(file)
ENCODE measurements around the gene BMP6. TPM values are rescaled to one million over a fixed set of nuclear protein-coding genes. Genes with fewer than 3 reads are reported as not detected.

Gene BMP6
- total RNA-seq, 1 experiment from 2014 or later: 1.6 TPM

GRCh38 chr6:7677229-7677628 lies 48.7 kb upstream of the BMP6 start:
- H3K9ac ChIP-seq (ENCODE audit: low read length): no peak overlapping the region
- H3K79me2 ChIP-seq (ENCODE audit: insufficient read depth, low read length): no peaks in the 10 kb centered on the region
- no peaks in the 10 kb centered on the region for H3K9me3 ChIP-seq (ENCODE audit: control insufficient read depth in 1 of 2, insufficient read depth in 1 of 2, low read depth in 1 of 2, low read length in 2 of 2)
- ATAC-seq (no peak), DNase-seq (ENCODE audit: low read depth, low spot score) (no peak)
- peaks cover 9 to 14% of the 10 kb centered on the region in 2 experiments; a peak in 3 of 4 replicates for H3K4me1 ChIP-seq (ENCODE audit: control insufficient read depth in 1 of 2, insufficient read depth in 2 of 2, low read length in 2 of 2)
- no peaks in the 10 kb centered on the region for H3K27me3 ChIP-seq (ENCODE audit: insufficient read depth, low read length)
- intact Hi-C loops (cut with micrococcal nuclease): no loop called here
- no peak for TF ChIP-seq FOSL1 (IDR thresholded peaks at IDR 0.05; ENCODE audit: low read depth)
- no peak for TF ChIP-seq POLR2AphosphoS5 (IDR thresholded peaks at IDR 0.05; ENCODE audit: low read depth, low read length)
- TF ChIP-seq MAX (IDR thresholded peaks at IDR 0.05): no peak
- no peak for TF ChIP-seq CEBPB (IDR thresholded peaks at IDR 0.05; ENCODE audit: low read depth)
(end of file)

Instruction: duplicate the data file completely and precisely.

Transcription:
ENCODE measurements around the gene BMP6. TPM values are rescaled to one million over a fixed set of nuclear protein-coding genes. Genes with fewer than 3 reads are reported as not detected.

Gene BMP6
- total RNA-seq, 1 experiment from 2014 or later: 1.6 TPM

GRCh38 chr6:7677229-7677628 lies 48.7 kb upstream of the BMP6 start:
- H3K9ac ChIP-seq (ENCODE audit: low read length): no peak overlapping the region
- H3K79me2 ChIP-seq (ENCODE audit: insufficient read depth, low read length): no peaks in the 10 kb centered on the region
- no peaks in the 10 kb centered on the region for H3K9me3 ChIP-seq (ENCODE audit: control insufficient read depth in 1 of 2, insufficient read depth in 1 of 2, low read depth in 1 of 2, low read length in 2 of 2)
- ATAC-seq (no peak), DNase-seq (ENCODE audit: low read depth, low spot score) (no peak)
- peaks cover 9 to 14% of the 10 kb centered on the region in 2 experiments; a peak in 3 of 4 replicates for H3K4me1 ChIP-seq (ENCODE audit: control insufficient read depth in 1 of 2, insufficient read depth in 2 of 2, low read length in 2 of 2)
- no peaks in the 10 kb centered on the region for H3K27me3 ChIP-seq (ENCODE audit: insufficient read depth, low read length)
- intact Hi-C loops (cut with micrococcal nuclease): no loop called here
- no peak for TF ChIP-seq FOSL1 (IDR thresholded peaks at IDR 0.05; ENCODE audit: low read depth)
- no peak for TF ChIP-seq POLR2AphosphoS5 (IDR thresholded peaks at IDR 0.05; ENCODE audit: low read depth, low read length)
- TF ChIP-seq MAX (IDR thresholded peaks at IDR 0.05): no peak
- no peak for TF ChIP-seq CEBPB (IDR thresholded peaks at IDR 0.05; ENCODE audit: low read depth)